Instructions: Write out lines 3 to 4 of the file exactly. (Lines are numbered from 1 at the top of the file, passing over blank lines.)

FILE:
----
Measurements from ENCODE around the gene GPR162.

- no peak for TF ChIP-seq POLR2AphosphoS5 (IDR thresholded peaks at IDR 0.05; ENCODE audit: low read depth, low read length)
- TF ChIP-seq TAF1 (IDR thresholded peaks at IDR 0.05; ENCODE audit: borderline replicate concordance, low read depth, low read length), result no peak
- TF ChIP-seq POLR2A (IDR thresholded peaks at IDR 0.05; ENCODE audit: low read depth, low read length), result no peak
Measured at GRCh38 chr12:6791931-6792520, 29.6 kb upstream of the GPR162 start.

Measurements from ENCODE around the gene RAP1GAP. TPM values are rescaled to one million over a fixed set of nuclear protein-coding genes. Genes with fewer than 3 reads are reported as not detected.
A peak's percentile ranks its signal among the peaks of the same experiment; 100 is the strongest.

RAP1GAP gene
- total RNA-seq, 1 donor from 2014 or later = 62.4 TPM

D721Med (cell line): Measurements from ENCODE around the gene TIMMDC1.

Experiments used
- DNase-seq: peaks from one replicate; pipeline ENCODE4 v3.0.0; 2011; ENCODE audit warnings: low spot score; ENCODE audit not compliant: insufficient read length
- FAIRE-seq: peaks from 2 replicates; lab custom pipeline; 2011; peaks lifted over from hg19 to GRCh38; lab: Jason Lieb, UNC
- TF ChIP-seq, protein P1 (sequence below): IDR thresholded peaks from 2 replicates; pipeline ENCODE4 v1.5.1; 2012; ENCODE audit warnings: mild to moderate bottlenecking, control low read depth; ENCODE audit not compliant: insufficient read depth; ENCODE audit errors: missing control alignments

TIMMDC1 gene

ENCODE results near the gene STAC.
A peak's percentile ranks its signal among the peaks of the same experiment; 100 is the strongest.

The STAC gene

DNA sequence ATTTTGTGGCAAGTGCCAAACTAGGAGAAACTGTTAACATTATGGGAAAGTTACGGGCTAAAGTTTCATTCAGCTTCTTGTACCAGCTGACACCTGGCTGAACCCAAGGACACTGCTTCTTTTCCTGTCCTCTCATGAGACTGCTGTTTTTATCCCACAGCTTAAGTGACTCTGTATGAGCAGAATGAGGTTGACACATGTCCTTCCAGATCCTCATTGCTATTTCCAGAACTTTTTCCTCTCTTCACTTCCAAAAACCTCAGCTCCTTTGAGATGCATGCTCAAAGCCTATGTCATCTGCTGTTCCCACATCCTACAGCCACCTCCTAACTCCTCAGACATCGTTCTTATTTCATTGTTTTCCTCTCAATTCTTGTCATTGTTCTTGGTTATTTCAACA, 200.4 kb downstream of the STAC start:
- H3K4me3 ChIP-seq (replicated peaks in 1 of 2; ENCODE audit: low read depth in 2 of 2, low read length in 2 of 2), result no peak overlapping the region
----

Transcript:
- TF ChIP-seq TAF1 (IDR thresholded peaks at IDR 0.05; ENCODE audit: borderline replicate concordance, low read depth, low read length), result no peak
- TF ChIP-seq POLR2A (IDR thresholded peaks at IDR 0.05; ENCODE audit: low read depth, low read length), result no peak